Days 11 & 12, travelogue, Clute, TX
Well. Major shift in gears occurred a few days ago.
Critters woke me up at Lebh Shomea on Monday morning at 4 am. I didn’t want to get up at 4 am, but the call to prayer having sounded, I got up anyway, said my office, packed up the last bit of my things and was out the gate at 6 am for the next part of my Texas trip. It was a bit strange leaving the hermitage for “civilization” again, but a decent Texas breakfast, with eggs, refried beans, corn tortillas and real coffee, numbed the pain of it.
I drove 4 ½ hours up the coastline to Clute, my hometown, to stay with my aunt, Susan, and possibly to visit with a few folk I knew. First stop, however, was to the cemetery where my Dad, my sister Marcia, and my mother’s parents are buried. I had brought a stole with me to sing a memorial service for them all, but I had hit upon a better thing to do while I was at the hermitage. The details of the better thing I omit from this blogpost, as it was a personal, family matter, and y’all don’t need to know about such things.
My aunt is doing well, and both of us being chatterboxes, I made up in a couple of days all the talking I had missed over a week at the hermitage.
Later in the afternoon, I decided to drive around my home town, which had about 600 people in it when I was a child there (some 35-50 years ago), but now boasts a population of 10,424. Things have changed, but I found people were still the same.
I drove to my childhood home and found the place is well maintained, and, feeling an unaccustomed brazenness, knocked on the door. An older man answered, I told him who I was, and he, being tickled to meet me, actually invited me inside. I met his wife and got to stand in the kitchen & dining room, where I found the tile on the kitchen counters brought back memories, for it had not been changed (yet, for what was fashionable in 1959 just doesn’t work in the new millennium), though the couple were in the process of sanding down the hardwood floors on which I, as a child, slid around in my socks. The couple had been in the house for some 15 years and were glad to hear some of the early history of it. We discussed the demise of the big pecan tree in the front yard, the loss of a couple of hackberry trees in the backyard, and other ravages of time. They also knew what had happened to most of the neighbors, and I got caught up on several decades worth of news.
One notable bit of information was that the neighborhood bully, R.S., who had made my childhood miserable (along with the childhoods of every other kid on my street) had, in the fullness of time, come to Jesus, settled down, married a fine woman, and was now on his eighth term as city judge. If that isn’t proof there is a God, I don’t what more you want.
The next day, having woken up at my usual hour before dawn, I sneaked out of the house (unsuccessfully) and went down to The Kolache Kitchen, where my great-uncle Billy Ed is accustomed to hang out with his cronies. Alas, he was not in, but I had a fine apricot kolache, though the coffee was bad. Feeling an unaccustomed brazenness, I sat down among the worthy elders who preside over The Kolache Kitchen from 5:30-7:30 am every weekday and joined their august assembly for several minutes of conversation.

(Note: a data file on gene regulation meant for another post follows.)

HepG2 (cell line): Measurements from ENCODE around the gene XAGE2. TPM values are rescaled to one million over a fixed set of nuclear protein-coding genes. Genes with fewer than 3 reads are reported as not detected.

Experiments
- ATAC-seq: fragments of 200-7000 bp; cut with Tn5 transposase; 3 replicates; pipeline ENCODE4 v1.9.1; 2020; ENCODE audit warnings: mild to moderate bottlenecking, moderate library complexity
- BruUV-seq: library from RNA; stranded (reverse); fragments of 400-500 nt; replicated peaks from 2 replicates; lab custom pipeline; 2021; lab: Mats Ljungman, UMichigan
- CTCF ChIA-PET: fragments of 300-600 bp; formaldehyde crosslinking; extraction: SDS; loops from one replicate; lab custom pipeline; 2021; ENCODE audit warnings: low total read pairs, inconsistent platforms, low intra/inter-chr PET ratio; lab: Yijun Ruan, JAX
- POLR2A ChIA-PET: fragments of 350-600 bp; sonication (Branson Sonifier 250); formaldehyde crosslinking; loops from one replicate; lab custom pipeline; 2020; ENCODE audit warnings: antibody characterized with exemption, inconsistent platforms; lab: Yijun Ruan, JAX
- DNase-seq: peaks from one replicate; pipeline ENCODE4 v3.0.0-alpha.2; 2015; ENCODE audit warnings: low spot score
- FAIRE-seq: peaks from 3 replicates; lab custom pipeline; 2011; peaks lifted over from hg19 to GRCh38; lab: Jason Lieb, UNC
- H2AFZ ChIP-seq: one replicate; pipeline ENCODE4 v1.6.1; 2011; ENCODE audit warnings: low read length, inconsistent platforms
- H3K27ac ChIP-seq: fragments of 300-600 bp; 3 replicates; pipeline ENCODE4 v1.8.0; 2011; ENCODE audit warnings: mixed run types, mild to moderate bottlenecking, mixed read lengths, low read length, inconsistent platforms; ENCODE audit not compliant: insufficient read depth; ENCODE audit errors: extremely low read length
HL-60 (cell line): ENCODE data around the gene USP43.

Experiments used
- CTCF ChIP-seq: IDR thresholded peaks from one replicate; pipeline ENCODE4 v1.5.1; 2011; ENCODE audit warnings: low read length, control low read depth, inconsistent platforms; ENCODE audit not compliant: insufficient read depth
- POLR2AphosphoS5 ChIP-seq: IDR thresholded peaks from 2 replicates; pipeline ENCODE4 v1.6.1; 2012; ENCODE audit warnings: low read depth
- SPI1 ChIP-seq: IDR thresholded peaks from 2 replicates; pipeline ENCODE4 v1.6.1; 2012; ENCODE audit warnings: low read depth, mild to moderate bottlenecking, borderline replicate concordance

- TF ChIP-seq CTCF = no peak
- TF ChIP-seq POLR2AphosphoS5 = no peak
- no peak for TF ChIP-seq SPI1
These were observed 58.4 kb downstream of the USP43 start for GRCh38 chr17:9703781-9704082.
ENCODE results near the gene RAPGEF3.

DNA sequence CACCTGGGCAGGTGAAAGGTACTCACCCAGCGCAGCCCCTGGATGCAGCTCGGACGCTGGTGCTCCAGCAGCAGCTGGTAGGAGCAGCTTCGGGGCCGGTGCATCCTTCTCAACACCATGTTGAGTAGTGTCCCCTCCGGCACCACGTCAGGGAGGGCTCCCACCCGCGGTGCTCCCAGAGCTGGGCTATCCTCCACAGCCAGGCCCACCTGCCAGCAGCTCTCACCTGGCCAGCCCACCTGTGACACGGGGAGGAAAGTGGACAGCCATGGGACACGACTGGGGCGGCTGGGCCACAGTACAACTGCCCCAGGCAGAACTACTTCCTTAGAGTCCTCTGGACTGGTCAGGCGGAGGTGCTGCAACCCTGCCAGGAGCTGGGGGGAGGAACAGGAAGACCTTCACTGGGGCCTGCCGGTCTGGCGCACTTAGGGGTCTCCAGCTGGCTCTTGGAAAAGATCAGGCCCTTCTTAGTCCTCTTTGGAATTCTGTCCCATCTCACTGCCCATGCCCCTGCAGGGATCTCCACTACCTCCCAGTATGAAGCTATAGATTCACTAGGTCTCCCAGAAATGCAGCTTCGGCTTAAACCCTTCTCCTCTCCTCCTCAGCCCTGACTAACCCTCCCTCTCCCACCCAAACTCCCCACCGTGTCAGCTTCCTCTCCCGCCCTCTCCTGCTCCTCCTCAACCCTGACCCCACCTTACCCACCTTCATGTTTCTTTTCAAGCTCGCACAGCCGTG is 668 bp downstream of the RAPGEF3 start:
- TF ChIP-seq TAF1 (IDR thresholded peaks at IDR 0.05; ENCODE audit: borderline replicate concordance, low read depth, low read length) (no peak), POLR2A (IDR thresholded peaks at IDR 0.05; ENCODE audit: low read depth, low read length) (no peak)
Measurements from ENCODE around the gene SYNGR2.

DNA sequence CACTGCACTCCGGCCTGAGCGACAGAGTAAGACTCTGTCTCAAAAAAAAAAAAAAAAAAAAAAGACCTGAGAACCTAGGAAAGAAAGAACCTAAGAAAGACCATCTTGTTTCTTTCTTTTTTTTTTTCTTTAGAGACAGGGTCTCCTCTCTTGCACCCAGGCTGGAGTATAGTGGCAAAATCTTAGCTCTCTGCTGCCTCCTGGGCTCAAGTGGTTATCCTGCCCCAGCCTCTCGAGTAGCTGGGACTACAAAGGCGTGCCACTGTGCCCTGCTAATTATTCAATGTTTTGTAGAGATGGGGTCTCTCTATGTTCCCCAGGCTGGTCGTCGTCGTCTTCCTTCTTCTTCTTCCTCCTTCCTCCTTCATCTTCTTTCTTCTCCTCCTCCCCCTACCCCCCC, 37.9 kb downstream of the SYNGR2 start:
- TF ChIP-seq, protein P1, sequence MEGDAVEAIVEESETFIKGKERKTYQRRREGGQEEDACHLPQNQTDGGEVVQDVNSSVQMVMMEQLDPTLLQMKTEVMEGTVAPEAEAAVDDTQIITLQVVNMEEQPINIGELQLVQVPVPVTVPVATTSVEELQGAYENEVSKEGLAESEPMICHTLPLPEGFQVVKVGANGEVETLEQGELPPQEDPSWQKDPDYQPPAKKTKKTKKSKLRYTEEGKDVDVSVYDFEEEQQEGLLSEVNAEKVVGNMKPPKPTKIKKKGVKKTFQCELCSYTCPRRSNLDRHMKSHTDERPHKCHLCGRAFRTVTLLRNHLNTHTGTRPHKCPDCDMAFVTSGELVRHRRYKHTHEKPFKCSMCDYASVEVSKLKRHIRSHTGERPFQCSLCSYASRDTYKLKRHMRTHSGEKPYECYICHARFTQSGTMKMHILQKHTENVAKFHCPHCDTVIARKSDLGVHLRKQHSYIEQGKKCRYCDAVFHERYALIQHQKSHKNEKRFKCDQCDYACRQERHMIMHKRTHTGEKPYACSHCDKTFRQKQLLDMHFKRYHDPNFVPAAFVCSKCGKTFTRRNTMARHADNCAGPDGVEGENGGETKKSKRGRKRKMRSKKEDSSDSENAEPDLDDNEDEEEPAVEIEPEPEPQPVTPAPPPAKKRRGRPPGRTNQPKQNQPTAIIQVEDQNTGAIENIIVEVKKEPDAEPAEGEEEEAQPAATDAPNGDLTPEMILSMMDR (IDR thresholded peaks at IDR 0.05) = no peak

In the late morning, I drove down to the Gulf coast (some 14 miles away), past the huge, sprawling complex of pipes, refracting towers, storage tanks, and other monuments of modern industrial alchemy that is Dow Chemical Co., to Surfside Beach. Though I am no fan of wet sand between my toes or the corrosive effects of salt water on everything, I do like the beach. I walked way out on the jetty, where all the fishermen were having a bad day fishing (ain’t it wonderful!) and again, feeling that unaccustomed brazenness, I sat down beside a couple of them to see how life, and the fishing, was. I had some very fine conversations, mostly about nothing much, which is as it should be while talking to strangers on the jetty.
In the early afternoon, my aunt took me to visit my great-uncle Billy Ed and his wife Alice Sue, who are the last of their generation in my family, and, alas, their age is showing badly. But then, I haven’t been in Clute in 13 years, and people do age a little in that amount of time.
I do like the Southern practice of calling people by both their names, but you have to must have the right kind of name for it to work (e.g., Essa Nell, Willie Pearl, Bobby Jack, Billy Joe). Proper Texas names are good to hear, too, like Austin and Travis for men. I think there are too many Brittanys and Chelseas in the world; a few more Rebel Anns, with an attitude to match the name, would be an improvement. But that is by the way.
In the late afternoon, I went to visit one of my Dad’s best friends, R.R., my Mom’s best friend, his wife J.R., who, of course, knew me when I was in diapers. Not only did I want to see them for myself and catch up, but I wanted to hear from them some recollections of my Dad, for which I had never asked before. I learned a few things I didn’t know, for which I am deeply grateful. R.R. had a meeting to attend, so J.R. took me back down to Surfside, to a fine hangout right on the beach, and we sat on the patio and watched the waves over ½ pound burgers, onion rings, and cold beer. I spent 5 hours talking with them. A very satisfying time.
So much for the trip to the bustling metropolis of Clute, TX, my home town.